Sandy Koufax was a more hallowed name than Babe Ruth where I grew up, so it seemed bizarre, impossible and downright disrespectful to discover that the “the left arm of god” was overlooked by scouts and mediocre and wild at the starting gun of his career. But it also seemed typical.
How many pitchers dwell in obscurity through drafts and struggle through minor league systems before “figuring it out?”
The elements that make up an ace are that rare combination of physical genius rubbing shoulders with pitching intelligence. It’s a diamond in the rough and more often, the body is in steep decline by the time the mind catches up. But every so often the two elements merge and there’s brilliance on the mound.
We’re spoiled these days with Michael Wacha of the Cardinals do amazing things with a simple fastball and change up. We enjoyed Matt Harvey’s break out season before injuries shelved him. It’s not the first time young arms and old man intelligence have merged. I always think of Dwight Gooden when it comes to exploding onto the baseball scene. The Met’s young ace peaked at 21 years young after compiling two incredible seasons as a New York Met.
Gooden was a good, if not great pitcher for another 10 years, but nothing like his maiden voyage seasons. Nowadays, pitch counts keep pitchers from overtaxing their arms, but maybe pitch counts do more harm than good. Maybe it causes pitchers to try too hard in a small sample.
Koufax was limited in terms of innings for his first 6 years not so much to preserve his arm, but more for failure to execute pitches. So what happened to him between 1961 and 1962 that set in motion a string of five consecutive seasons inspiring “the left arm of god” to be born?” The numbers are staggering.
In 1377 innings between 1962 and 1966, Koufax struck out 1444 and walked only 316. I don’t think anything magical happened. It was a mind catching up with a body and a discipline and temperance to endure outings when the no hit stuff was not there. Koufax simply walked far fewer batters.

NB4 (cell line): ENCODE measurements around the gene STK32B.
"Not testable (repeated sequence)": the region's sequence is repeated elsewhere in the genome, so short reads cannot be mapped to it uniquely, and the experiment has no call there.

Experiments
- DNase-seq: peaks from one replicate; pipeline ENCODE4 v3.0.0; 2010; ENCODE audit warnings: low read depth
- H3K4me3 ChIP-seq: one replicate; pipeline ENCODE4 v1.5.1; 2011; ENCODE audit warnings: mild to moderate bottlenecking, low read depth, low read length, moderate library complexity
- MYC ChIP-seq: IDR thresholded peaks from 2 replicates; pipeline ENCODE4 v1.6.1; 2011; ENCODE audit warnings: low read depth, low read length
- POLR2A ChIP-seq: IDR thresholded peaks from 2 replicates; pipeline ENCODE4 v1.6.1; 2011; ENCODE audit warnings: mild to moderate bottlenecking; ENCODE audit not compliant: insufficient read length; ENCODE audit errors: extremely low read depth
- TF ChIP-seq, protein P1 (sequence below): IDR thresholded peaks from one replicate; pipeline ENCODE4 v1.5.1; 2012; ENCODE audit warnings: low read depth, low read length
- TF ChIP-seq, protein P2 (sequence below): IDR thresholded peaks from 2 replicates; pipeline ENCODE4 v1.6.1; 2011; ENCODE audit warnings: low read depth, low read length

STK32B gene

You Tube gives us Koufax Game 7 1965 World Series against the Minnesota Twins. Both Koufax and the Twin’s Jim Kaat were pitching on two days rest.
Koufax had refused to pitch Game 1 of the series because it fell on the same day as Yom Kippur. As a result, Don Drysdale got shelled, inspiring the memorable quote from an anonymous reporter to Dodger’s manager Walter Alston. “I bet you wish Drysdale was Jewish too.
Koufax pitched game 2 and lost, but then bounced back in games 5 and 7 tossing back to back complete game shutouts on two days rest. Koufax struck out 10 batters in each game and allowed three hits in game 5 and four in game 7.
The irony of Koufax’s career is that once he did figure it out, the Dodgers drained him. His arm was dead at 31 years young and he called it quits. He’s probably remembered more than others because he walked away as the best pitcher in baseball and never faded into mediocrity.
Here’s the YouTube game from 1965 in its entirety. The camera angles are not great, but it’s good enough to enjoy Koufax throwing a high fastball that batters could not catch up to. In this game, he didn’t throw that 12-6 curve ball too much, but when he does, it’s truly a sight to see, dropping from shoulders to dirt in a millisecond.
Vin Scully and Ray Scott have the call and that’s interesting because Scully was the Dodgers regular season play by play guy and Scott was the Twins. There were no specially assigned broadcasters for the World Series. Also , Maury Wills-the Dodgers lead off hitter didn’t wear a batting helmet.